Historians research, analyze, interpret, and write about the past by studying historical documents and sources.

Duties

Historians typically do the following:

  • Gather historical data from various sources, including archives, books, and artifacts
  • Analyze and interpret historical information to determine its authenticity and significance
  • Trace historical developments in a particular field
  • Engage with the public through educational programs and presentations
  • Archive or preserve materials and artifacts in museums, visitor centers, and historic sites
  • Provide advice or guidance on historical topics and preservation issues
  • Write reports, articles, and books on findings and theories

Historians conduct research and analysis for governments, businesses, individuals, nonprofits, historical associations, and other organizations. They use a variety of sources in their work, including government and institutional records, newspapers, photographs, interviews, films, and unpublished manuscripts, such as personal diaries, letters, and other primary source documents. They also may process, catalog, and archive these documents and artifacts.

Many historians present and interpret history in order to inform or build upon public knowledge of past events. They often trace and build a historical profile of a particular person, area, idea, organization, or event. Once their research is complete, they present their findings through articles, books, reports, exhibits, websites, and educational programs.

In government, some historians conduct research to provide information on specific events or groups. Many write about the history of a particular government agency, activity, or program, such as a military operation or space missions. For example, they may research the people and events related to Operation Desert Storm.

In historical associations, historians may work with archivists, curators, and museum workers to preserve artifacts and explain the historical significance of a wide variety of subjects, such as historic buildings, religious groups, and battlegrounds. Workers with a background in history also may go into one of these occupations.

Many people with a degree in history also become high school teachers or postsecondary teachers.

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Work Environment

Historians held about 3,300 jobs in 2018. The largest employers of historians were as follows:

Federal government, excluding postal service 22%
Local government, excluding education and hospitals                           20
Professional, scientific, and technical services 18
State government, excluding education and hospitals 16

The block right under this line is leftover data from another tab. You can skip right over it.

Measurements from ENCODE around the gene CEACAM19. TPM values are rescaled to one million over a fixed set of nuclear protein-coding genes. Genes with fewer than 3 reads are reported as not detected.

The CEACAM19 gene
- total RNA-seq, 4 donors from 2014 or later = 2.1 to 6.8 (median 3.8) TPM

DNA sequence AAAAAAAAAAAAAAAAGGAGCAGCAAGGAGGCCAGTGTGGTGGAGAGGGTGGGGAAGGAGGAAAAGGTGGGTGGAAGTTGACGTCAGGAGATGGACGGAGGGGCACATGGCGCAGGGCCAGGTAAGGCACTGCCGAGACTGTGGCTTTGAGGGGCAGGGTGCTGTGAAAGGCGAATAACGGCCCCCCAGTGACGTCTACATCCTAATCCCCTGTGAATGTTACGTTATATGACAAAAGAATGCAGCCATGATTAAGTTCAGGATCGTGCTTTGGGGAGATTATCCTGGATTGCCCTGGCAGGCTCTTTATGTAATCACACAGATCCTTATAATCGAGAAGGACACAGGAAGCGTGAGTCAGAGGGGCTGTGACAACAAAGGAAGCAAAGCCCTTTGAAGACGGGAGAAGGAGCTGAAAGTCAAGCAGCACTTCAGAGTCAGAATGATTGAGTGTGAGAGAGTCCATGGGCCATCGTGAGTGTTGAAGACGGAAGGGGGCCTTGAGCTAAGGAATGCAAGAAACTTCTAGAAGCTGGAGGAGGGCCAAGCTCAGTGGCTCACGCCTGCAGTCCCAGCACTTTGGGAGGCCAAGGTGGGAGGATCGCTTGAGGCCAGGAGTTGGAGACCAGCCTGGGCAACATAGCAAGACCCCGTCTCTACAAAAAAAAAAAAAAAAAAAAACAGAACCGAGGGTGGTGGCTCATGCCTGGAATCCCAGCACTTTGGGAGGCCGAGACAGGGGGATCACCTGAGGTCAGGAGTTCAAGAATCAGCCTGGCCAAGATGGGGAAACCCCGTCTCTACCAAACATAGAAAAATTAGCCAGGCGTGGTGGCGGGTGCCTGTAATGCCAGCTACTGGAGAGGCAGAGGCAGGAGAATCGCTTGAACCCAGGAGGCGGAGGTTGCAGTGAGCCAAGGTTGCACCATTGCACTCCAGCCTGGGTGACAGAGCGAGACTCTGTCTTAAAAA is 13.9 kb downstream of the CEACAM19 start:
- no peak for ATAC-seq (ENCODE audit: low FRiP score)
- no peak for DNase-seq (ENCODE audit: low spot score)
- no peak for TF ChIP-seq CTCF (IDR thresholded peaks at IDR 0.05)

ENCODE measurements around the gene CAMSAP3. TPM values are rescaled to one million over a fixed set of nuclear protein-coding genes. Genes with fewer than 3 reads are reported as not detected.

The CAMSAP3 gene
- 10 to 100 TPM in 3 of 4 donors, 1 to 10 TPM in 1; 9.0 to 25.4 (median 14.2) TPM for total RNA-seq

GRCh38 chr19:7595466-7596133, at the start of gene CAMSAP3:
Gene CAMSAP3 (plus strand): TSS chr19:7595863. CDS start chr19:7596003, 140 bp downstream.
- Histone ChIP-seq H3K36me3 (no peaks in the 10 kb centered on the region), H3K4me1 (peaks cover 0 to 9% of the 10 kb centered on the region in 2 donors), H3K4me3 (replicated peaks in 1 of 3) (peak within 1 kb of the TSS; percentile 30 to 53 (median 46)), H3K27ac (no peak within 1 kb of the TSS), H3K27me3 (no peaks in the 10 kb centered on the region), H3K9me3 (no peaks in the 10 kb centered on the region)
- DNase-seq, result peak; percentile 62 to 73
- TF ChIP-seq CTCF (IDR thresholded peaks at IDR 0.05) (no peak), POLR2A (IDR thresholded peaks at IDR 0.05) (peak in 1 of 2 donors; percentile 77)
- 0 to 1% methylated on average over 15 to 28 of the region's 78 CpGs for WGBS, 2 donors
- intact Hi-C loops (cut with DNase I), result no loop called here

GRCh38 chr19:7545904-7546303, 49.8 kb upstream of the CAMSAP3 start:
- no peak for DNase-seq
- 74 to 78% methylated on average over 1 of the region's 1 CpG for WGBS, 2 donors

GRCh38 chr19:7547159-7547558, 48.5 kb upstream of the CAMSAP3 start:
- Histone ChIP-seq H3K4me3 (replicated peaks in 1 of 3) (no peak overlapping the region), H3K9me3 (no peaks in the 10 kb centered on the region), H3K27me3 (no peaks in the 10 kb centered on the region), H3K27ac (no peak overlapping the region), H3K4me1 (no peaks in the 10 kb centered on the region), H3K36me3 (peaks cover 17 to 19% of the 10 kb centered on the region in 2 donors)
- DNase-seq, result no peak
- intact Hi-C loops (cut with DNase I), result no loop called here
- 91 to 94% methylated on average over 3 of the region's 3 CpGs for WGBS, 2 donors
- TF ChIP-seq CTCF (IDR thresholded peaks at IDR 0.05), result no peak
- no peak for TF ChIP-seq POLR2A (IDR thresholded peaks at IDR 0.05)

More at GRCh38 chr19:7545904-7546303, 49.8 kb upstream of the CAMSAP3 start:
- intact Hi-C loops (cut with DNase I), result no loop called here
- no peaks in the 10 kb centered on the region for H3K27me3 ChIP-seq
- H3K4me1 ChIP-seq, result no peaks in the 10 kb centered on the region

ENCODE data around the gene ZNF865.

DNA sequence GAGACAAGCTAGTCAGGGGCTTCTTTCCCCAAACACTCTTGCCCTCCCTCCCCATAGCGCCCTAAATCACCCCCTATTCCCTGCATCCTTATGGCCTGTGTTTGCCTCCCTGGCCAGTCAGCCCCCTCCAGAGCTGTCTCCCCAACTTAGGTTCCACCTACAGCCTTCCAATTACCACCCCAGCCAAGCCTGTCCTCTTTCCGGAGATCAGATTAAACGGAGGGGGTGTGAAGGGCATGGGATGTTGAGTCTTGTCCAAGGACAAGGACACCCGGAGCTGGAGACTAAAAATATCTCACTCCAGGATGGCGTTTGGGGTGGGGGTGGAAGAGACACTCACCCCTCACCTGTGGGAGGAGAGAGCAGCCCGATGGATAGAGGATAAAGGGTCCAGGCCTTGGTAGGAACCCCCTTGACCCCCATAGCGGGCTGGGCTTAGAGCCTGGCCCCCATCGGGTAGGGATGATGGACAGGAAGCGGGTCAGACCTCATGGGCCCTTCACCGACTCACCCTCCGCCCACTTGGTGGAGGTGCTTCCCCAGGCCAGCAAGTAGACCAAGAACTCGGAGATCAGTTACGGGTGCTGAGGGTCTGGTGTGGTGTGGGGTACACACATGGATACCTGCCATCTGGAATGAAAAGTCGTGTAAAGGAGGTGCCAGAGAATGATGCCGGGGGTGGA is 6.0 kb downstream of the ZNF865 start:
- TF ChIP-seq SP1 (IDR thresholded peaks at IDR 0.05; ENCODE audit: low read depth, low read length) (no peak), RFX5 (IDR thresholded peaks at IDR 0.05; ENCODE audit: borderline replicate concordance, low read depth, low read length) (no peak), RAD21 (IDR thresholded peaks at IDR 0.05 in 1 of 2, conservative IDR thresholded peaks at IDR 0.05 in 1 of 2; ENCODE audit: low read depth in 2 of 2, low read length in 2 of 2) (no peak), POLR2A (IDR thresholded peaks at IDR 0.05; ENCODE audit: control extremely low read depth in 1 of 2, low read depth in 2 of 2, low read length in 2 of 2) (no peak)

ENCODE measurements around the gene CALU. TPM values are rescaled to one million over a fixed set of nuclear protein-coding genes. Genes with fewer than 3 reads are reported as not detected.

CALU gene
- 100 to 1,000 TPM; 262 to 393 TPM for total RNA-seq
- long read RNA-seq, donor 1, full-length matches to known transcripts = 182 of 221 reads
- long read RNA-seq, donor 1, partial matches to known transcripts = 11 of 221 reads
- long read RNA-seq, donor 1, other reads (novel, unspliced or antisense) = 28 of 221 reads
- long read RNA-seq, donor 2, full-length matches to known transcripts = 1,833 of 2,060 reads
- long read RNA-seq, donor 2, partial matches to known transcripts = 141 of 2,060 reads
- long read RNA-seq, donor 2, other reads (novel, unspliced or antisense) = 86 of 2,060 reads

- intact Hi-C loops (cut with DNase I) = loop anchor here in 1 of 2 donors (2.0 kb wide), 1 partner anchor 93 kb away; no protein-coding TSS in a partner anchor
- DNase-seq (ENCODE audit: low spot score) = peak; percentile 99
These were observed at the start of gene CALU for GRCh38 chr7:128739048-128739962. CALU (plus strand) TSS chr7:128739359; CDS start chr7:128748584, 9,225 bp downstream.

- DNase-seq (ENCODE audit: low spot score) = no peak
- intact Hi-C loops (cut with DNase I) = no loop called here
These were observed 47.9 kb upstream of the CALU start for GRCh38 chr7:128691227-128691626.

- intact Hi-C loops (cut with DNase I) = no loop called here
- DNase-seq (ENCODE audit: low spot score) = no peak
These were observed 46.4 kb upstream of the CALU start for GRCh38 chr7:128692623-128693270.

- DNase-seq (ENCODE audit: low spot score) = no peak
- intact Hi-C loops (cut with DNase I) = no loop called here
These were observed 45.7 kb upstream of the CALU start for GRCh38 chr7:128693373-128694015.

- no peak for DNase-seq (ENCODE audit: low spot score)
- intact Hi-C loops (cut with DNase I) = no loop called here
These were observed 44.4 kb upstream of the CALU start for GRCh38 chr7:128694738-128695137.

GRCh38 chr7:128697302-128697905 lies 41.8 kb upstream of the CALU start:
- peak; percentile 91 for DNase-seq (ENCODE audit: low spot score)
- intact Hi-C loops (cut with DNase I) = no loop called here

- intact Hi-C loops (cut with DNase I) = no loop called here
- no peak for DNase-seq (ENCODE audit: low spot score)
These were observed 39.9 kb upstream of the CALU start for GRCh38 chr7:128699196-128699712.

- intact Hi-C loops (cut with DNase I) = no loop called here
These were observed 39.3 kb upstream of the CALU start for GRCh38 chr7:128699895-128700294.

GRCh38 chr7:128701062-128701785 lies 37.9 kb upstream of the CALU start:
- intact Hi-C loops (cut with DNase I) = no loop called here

Historians work in museums, archives, historical societies, and research organizations. Some work as consultants for these organizations while being employed by consulting firms, and some work as independent consultants.

Work Schedules

Most historians work full time during regular business hours. Some work independently and are able to set their own schedules. Historians who work in museums or other institutions open to the public may work evenings or weekends. Some historians may travel to collect artifacts, conduct interviews, or visit an area to better understand its culture and environment.

Education and Training

Although most historian positions require a master’s degree, some research positions require a doctoral degree. Candidates with a bachelor’s degree may qualify for some entry-level positions, but most will not be traditional historian jobs.

Education

Historians need a master’s degree or Ph.D. for most positions. Many historians have a master’s degree in history or public history. Others complete degrees in related fields, such as museum studies, historical preservation, or archival management.

In addition to coursework, most master’s programs in public history and similar fields require an internship as part of the curriculum.

Research positions within the federal government and positions in academia typically require a Ph.D. Students in history Ph.D. programs usually concentrate in a specific area of history. Possible specializations include a particular country or region, period, or field, such as social, political, or cultural history.

Candidates with a bachelor’s degree in history may qualify for entry-level positions at museums, historical associations, or other small organizations. However, most bachelor’s degree holders usually work outside of traditional historian jobs—for example, jobs in education, communications, law, business, publishing, or journalism.  

Other Experience

Many employers recommend that prospective historians complete an internship during their formal educational studies. Internships offer an opportunity for students to learn practical skills, such as handling and preserving artifacts and creating exhibits. They also give students an opportunity to apply their academic knowledge in a hands-on setting.

Personality and Interests